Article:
But he enjoys before the courts,
and swells spoiled with a blood of two,
And that is, unfortunately, more than we would do.

(Video) Metaphysical Poetry

In other words, says Donne, the flea nursing the two does not embarrass them and is not considered a "sin"; So why should it be considered a sin to have sex? Donne uses theimaginationof the flea to mediate a lengthy fight that spans the entire poem, with the aim of taking the woman to bed with him.

Another feature of much metaphysical poetry, and something that distinguishes it from many other verses of the day, is its colloquialism. Not all metaphysical poets used more informal or colloquial language in their works, but something like John Donnes"the canonization' shows how colloquial language was well used by some metaphysical poets:

For God's sake shut up and let me love
Or blame my paralysis or my gout,
Curse my five gray hairs, or my ruined fortunes,
Improve your condition with wealth, improve your spirit with art,
Take a class, sit down
Consider your honor or your grace,
Or the king's royal, or his face in relief
I respect; what you want, approve,
then you will make me love

While it may not strike us as particularly loquacious now (you're unlikely to find metrical loquacity as "stamped" in a contemporary poem, let alone hear someone talking like that on the subway), here's Donne's speech, as it they demonstrate phrases like "For God's sake" and "what do you want" - it's boldly realistic for a poem written four hundred years ago.

This direct and practical language is somewhat at odds with the use of elaborate and complex concepts in metaphysical poetry, but it certainly makes both even more surprising and powerful.

The term "metaphysical poets" was coined by Samuel Johnson (1709-1784) in his critical biography of the seventeenth-century poet Abraham Cowley.Johnson's Lives of Poets(1779-81). Before Johnson, John Dryden (1692) had written about the "metaphysics" of Donne's poetry, and before Dryden, William Drummond of Hawthornden had used the term in a letter of about 1630 in reference to a group of poets.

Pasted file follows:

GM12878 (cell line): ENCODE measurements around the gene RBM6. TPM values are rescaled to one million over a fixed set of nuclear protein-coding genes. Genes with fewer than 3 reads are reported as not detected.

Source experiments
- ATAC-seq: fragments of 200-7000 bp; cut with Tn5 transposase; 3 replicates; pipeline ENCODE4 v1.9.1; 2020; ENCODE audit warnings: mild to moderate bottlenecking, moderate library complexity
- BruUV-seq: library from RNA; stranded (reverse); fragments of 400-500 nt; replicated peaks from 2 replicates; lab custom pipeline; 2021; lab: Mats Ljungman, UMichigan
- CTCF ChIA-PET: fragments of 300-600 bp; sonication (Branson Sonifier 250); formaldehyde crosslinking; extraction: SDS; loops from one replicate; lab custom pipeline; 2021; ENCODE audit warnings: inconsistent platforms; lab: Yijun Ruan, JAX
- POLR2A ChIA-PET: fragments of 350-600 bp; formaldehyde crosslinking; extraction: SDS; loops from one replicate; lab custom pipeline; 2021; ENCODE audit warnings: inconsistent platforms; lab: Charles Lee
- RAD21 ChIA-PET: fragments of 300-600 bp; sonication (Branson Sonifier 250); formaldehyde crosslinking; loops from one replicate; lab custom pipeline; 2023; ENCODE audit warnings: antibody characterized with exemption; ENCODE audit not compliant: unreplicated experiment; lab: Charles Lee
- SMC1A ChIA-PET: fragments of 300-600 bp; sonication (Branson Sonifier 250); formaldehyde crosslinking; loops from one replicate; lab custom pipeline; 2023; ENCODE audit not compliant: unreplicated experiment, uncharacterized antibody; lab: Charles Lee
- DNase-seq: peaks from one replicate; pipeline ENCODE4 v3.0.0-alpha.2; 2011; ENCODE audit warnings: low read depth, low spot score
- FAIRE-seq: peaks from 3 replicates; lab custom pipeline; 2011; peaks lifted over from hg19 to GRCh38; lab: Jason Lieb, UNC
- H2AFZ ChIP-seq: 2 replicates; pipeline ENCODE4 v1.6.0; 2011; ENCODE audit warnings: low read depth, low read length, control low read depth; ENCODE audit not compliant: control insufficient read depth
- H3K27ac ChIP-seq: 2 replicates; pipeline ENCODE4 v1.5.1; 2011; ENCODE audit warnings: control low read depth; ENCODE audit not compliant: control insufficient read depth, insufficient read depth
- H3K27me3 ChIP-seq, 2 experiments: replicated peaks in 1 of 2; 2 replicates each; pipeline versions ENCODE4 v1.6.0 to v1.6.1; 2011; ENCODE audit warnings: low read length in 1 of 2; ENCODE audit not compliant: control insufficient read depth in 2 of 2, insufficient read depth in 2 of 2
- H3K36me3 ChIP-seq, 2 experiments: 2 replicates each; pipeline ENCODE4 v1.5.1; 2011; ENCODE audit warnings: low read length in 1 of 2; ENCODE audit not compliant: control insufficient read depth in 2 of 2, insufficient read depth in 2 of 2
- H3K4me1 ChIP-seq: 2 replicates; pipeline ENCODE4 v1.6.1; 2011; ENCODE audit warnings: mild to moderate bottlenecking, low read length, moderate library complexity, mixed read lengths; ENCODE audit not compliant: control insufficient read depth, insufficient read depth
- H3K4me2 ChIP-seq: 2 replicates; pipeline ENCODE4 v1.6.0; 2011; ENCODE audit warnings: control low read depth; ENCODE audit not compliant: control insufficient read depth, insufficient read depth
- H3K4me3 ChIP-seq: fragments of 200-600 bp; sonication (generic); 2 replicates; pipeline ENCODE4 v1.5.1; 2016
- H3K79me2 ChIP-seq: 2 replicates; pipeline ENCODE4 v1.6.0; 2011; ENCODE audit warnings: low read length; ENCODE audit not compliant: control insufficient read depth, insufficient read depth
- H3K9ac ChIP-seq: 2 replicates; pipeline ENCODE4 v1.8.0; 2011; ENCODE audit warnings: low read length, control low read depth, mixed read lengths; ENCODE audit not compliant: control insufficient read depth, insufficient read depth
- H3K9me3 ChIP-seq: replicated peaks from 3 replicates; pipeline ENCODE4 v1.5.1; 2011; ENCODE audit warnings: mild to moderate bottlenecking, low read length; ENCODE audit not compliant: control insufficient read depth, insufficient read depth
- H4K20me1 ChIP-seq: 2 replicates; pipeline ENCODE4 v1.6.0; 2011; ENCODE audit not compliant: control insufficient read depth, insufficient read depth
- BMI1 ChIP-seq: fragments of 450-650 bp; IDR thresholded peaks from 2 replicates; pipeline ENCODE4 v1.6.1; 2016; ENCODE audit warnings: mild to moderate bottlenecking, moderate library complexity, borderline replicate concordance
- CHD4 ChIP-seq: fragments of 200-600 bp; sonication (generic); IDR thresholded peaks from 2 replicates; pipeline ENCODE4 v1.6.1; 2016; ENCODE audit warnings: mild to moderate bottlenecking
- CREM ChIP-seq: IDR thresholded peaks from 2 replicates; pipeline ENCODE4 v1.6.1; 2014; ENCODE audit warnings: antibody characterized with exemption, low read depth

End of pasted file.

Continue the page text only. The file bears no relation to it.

(Video) What is Metaphysical Poetry? | English Literature Lessons

Samuel Johnson used the term disparagingly: he disliked the "concepts" used by metaphysical poets, and complained that their poetry "bears better the scrutiny of the finger than the ear". Johnson went on to write:

The most heterogeneous ideas are united by force; Nature and art are searched for illustrations, comparisons, and allusions; his knowledge instructs and his subtlety surprises; but the reader generally thinks that his improvement has been expensive, and though he sometimes admires her, he is seldom pleased. [...] But great work, guided by great skill, is never wholly lost: just as they often squandered their intelligence on false presumptions, they sometimes obliterated unexpected truths: when their presumptions were wild, they often paid off. .

So even Johnson, who was skeptical of metaphysical poetry because it seemed so contrived and contrived, had to admit that metaphysical poets occasionally hit the mark and that their invented images and concepts were often worth gutting and interpreting.


In summary, then, metaphysical poetry often uses elaborate imagery, complex concepts, and colloquialisms to explore, or often take a position on, "big" issues, be it love, death, sex, the afterlife, or even the which is beyond our minds. . world itself (Donne especially liked using planetary imagery and the idea of ​​space travel in his work). It's often a challenge, but as Johnson acknowledged, it pays to persevere.

It is not surprising that the modernist poet T. S. Eliotdefended metaphysical poetsin a 1921 essay (and a later series of Cambridge Lectures). Both modernist and metaphysical poets thought that literature should be intellectually sound and deal with big ideas.

(Video) Metaphysical Poetry | Metaphysical Poetry & Poets | English Lit | Elements of Metaphysical Poetry

Here are some classicsExamples of metaphysical poetryHere; for a good anthology we recommendMetaphysical Poetry (Penguin Classics)What is metaphysical poetry? (1).

The author of this article, Dr. Oliver Tearle is a literary critic and professor of English at Loughborough University. Among other things, he is the author ofThe Secret Library: A Book Lover's Journey Through Historical TriviaWhat is metaphysical poetry? (2)miThe Great War, the Desert and the Long Modernist Poem.